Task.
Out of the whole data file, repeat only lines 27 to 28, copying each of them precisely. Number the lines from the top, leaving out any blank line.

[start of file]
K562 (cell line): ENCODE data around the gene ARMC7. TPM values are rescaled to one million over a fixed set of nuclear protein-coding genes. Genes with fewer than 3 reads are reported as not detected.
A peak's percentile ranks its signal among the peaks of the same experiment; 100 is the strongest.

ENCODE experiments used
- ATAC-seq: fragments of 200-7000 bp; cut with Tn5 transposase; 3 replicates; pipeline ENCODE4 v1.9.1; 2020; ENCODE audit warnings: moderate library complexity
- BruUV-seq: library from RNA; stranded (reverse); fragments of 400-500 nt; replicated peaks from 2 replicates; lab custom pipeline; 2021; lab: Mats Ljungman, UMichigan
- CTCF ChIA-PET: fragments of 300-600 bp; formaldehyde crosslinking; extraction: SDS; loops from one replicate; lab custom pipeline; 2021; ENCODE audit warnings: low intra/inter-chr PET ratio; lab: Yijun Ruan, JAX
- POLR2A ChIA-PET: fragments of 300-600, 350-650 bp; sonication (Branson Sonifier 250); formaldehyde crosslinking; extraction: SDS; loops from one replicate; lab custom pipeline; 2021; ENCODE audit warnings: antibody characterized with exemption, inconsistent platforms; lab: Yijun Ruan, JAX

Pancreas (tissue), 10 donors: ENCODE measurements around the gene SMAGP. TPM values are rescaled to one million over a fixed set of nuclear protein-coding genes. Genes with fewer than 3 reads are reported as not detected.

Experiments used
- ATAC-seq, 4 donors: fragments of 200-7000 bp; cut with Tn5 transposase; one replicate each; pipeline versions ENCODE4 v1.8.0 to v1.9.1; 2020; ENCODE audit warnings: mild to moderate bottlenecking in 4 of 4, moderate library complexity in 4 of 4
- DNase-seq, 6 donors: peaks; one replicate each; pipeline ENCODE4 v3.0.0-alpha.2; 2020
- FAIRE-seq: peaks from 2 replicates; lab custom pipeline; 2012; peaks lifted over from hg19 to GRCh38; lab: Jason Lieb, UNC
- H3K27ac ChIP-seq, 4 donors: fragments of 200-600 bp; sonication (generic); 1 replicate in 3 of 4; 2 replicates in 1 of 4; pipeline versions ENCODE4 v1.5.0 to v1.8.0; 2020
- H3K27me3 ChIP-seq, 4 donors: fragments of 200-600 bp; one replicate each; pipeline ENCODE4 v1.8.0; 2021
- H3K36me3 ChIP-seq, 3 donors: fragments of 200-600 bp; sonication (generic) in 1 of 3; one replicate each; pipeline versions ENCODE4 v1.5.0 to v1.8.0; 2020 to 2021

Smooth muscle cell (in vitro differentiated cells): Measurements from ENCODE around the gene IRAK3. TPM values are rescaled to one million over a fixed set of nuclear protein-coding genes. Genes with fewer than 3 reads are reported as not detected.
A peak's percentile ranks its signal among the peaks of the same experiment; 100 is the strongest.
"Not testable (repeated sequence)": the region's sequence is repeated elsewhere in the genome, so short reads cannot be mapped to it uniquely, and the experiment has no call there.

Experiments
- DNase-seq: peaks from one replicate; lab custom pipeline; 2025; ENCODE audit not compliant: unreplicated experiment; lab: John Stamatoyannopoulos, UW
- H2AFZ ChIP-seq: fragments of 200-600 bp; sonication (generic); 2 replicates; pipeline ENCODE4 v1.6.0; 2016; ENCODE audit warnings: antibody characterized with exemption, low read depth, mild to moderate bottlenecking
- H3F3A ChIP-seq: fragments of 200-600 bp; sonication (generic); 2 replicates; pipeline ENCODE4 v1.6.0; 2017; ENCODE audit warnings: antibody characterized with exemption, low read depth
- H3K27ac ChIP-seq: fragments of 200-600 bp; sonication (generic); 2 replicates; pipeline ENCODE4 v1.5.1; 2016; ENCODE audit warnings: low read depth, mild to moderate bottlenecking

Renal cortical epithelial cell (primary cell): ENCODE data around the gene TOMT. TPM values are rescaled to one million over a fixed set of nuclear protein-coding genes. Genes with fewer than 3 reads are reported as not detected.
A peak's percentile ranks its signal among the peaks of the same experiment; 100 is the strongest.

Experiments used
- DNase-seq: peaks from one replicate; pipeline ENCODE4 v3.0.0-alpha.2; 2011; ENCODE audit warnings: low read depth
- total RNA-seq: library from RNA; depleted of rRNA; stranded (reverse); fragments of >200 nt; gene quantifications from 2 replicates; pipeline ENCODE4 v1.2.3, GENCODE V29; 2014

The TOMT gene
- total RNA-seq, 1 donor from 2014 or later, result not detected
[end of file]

- DNase-seq: peaks from one replicate; pipeline ENCODE4 v3.0.0-alpha.2; 2011; ENCODE audit warnings: low read depth
- total RNA-seq: library from RNA; depleted of rRNA; stranded (reverse); fragments of >200 nt; gene quantifications from 2 replicates; pipeline ENCODE4 v1.2.3, GENCODE V29; 2014